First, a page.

Which brings me back to France.
The French fiscal situation is fairly grim, with the national government looking for more and more places to tap revenue sources. Several French citizens, including Bernard Arnault, France's wealthiest man, have sought Belgian nationality after the government pressed forward with a plan to tax ordinary income above 1 million euros (US$1.32 million) at a rate of 75%.
Introducing the financial transactions tax!
More importantly to us, France has recently instituted a tax upon financial transactions of 0.2%. There are some expansive projections of how much revenue such a tax will generate for the country's coffers, but the reality is that this financial tax probably will do substantial harm to the French economy without hitting the government's revenue goal.
That 0.2% figure may not sound like a big tax burden, but it is notable because it is payable at the time of the purchase transaction. Let's just suppose that one of our portfolios was going to invest 2% of its overall funds into a French company. Since that portfolio has about $250 million in assets, that would be a $5 million investment, triggering a tax payable of $10,000.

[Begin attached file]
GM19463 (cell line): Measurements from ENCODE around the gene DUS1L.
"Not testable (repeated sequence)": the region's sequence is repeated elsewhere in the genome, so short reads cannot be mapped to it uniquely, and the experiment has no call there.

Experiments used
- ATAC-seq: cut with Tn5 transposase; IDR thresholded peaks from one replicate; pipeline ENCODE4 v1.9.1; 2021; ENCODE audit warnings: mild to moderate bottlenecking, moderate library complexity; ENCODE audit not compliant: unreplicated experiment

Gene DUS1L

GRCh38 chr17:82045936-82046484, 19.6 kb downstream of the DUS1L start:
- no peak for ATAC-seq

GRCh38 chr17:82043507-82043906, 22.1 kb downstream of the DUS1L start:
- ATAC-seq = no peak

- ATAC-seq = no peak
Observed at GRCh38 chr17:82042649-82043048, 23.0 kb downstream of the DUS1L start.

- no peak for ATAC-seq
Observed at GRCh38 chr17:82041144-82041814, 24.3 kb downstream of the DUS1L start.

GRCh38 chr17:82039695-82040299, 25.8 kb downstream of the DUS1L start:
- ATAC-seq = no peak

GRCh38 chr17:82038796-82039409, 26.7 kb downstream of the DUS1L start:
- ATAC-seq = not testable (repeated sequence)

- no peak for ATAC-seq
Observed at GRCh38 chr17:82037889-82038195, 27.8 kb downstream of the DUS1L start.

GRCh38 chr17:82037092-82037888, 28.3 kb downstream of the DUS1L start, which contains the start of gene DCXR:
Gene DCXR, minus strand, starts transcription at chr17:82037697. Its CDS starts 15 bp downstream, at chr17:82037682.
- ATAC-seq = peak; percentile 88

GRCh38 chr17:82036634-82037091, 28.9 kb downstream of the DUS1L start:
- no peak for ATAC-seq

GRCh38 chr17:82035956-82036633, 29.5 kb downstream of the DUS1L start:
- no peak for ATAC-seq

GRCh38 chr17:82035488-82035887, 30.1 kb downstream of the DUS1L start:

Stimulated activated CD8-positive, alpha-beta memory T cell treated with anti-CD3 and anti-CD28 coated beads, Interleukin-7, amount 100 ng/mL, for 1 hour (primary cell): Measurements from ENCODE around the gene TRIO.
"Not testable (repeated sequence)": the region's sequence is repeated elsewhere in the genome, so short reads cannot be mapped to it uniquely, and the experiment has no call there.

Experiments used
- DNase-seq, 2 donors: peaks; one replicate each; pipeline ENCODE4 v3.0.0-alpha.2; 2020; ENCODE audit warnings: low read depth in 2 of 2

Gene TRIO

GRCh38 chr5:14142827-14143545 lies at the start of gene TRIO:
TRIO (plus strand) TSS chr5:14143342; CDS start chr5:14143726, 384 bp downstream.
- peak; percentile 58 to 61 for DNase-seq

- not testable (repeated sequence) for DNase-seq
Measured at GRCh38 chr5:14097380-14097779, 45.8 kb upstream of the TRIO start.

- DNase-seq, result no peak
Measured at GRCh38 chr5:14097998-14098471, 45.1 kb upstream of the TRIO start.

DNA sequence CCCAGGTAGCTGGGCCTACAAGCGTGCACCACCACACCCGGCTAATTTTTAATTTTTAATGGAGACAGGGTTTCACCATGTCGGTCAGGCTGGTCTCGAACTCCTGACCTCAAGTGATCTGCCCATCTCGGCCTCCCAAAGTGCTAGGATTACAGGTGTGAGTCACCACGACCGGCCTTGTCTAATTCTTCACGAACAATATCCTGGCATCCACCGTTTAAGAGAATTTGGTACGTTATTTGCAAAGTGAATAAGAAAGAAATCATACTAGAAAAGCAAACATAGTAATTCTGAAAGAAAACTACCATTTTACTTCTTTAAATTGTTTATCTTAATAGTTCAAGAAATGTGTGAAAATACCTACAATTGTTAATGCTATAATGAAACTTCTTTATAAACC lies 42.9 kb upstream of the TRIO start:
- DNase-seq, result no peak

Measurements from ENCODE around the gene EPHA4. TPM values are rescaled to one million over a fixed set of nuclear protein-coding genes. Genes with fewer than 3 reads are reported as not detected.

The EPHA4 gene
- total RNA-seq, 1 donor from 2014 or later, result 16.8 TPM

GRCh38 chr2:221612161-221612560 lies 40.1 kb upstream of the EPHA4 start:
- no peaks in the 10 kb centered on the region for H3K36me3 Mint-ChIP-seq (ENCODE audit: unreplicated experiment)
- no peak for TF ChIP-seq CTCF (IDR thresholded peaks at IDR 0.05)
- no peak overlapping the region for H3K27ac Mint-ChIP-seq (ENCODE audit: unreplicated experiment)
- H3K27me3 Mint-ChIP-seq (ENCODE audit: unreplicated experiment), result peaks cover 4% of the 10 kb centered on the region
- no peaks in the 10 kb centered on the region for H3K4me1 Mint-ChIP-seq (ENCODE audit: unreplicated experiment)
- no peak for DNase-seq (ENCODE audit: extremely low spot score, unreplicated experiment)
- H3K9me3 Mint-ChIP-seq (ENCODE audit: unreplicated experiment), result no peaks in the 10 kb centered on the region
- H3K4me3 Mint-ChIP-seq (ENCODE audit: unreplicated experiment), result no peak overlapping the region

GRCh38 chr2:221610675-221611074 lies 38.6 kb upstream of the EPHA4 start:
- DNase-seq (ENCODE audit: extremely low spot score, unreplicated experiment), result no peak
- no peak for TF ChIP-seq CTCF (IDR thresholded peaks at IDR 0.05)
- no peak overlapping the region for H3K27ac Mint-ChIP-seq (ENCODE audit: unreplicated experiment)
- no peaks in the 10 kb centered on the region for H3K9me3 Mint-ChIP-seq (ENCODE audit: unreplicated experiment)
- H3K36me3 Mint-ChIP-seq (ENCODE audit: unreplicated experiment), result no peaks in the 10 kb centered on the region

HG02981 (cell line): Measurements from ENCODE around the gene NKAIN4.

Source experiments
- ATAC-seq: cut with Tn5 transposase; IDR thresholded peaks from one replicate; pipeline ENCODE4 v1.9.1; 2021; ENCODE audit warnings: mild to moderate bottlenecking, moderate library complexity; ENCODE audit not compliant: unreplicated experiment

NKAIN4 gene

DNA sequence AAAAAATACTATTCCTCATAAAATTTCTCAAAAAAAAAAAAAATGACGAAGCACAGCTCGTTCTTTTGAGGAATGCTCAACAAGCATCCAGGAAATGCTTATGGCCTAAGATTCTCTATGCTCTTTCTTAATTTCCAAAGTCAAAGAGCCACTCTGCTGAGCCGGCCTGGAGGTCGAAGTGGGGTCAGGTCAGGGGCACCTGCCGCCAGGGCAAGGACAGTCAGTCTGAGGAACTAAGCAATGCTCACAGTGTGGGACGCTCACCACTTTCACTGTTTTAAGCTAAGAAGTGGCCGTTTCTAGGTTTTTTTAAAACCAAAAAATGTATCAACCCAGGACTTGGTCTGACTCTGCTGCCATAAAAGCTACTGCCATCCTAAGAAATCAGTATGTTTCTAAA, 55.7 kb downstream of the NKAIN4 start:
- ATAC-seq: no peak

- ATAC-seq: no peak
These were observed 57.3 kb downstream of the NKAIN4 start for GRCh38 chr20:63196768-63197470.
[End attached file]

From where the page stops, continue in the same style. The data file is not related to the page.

Our entire trading budget for the portfolio in 2012 was about $130,000. We don't trade much because we believe that excessive trading costs are a real drag on performance. After all, if you take $10,000 and begin compounding it at a market return, eventually you end up with a much larger number. And that's only if you buy once! Every purchase transaction triggers a new tax payment.
Now, to be clear, if a 0.2% tax is the deciding factor preventing you from buying a security, then the market probably isn't giving you a large enough margin of safety in the first place. If we find bargain companies in France, we're going to buy them, tax or no.
Worth a look?
Whether we will spend as much time looking for French companies in the first place is a more pertinent question. Don't you think such a tax demonstrates a certain lack of self-awareness on behalf of the French government? It's not as if France has a massive growth rate and is blessed with compelling demographic trends. Why would the government want to make its financial markets less attractive by socking investors with a tax that gets paid no matter how well or how badly the investment ends up doing? Even if we're willing to consider French investments, we have to take the algebraic multiplier of the transaction costs into account.
Statistics suggest that this is already happening across the marketplace. France applies the tax only on companies valued greater than 1 billion euros (about US$1.3 billion). According to a recent Credit Suisse study, trading volumes in companies subject to the tax decreased through December 2012 by 16%, while French companies not subject to the tax saw volumes rise by 19%. I doubt this is wholly attributable, but it certainly is interesting.